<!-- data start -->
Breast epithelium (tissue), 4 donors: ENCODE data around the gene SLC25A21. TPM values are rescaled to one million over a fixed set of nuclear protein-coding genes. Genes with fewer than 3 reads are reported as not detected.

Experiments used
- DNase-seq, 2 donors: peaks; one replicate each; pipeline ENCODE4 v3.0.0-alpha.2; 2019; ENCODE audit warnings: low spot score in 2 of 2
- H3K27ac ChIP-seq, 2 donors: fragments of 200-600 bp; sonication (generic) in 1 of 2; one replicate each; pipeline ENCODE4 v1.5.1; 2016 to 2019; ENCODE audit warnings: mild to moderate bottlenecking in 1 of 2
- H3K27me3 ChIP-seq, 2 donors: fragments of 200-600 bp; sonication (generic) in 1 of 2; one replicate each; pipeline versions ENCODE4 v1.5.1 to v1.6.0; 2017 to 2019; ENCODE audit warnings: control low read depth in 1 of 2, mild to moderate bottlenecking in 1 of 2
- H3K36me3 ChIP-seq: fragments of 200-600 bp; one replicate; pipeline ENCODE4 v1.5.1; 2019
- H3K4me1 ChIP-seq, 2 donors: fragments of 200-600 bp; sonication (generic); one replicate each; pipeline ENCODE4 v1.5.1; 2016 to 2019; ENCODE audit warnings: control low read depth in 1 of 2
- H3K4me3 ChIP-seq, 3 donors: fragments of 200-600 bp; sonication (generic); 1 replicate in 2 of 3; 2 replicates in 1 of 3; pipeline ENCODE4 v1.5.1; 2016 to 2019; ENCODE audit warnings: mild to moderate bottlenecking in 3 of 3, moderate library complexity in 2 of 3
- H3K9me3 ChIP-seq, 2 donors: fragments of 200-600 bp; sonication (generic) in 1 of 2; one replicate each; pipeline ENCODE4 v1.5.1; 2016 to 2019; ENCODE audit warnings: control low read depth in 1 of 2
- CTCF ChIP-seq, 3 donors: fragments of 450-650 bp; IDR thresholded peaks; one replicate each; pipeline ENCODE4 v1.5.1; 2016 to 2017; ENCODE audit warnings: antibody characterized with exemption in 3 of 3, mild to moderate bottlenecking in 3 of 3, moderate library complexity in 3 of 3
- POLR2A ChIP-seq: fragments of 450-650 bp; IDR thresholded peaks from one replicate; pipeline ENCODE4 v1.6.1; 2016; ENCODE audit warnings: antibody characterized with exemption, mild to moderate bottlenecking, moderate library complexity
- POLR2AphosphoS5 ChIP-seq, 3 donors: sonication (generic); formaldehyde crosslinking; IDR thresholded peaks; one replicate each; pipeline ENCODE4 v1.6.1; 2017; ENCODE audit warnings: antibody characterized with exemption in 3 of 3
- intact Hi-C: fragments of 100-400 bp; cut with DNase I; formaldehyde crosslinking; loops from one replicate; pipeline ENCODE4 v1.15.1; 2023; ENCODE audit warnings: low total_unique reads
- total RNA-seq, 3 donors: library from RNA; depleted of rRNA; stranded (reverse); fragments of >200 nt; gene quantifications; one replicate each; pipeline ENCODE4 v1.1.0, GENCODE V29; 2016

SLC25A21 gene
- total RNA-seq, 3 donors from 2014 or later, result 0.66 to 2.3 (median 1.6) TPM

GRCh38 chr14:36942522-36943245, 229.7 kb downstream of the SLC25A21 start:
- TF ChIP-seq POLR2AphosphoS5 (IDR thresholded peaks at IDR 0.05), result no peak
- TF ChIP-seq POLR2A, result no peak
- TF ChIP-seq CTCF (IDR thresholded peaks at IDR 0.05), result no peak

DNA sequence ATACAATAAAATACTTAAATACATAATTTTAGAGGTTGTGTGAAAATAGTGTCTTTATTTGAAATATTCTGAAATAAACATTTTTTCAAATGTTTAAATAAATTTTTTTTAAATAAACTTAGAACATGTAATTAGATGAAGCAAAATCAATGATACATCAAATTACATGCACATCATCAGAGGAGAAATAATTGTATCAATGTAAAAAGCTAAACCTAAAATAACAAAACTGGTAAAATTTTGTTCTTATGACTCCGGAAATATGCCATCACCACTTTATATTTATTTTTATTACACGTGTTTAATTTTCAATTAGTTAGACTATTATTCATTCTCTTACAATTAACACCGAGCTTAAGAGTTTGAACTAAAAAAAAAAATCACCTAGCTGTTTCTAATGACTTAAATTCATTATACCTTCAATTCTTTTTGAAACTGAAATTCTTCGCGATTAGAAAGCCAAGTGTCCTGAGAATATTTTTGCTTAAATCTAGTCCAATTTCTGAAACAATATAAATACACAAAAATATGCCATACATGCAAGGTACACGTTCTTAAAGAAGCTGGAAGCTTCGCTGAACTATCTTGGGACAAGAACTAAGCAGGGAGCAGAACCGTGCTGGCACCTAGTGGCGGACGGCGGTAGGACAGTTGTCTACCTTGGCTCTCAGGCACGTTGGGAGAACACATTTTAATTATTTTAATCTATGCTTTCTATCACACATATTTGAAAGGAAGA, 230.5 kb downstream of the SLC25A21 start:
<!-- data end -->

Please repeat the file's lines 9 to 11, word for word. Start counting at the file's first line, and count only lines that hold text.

- H3K9me3 ChIP-seq, 2 donors: fragments of 200-600 bp; sonication (generic) in 1 of 2; one replicate each; pipeline ENCODE4 v1.5.1; 2016 to 2019; ENCODE audit warnings: control low read depth in 1 of 2
- CTCF ChIP-seq, 3 donors: fragments of 450-650 bp; IDR thresholded peaks; one replicate each; pipeline ENCODE4 v1.5.1; 2016 to 2017; ENCODE audit warnings: antibody characterized with exemption in 3 of 3, mild to moderate bottlenecking in 3 of 3, moderate library complexity in 3 of 3
- POLR2A ChIP-seq: fragments of 450-650 bp; IDR thresholded peaks from one replicate; pipeline ENCODE4 v1.6.1; 2016; ENCODE audit warnings: antibody characterized with exemption, mild to moderate bottlenecking, moderate library complexity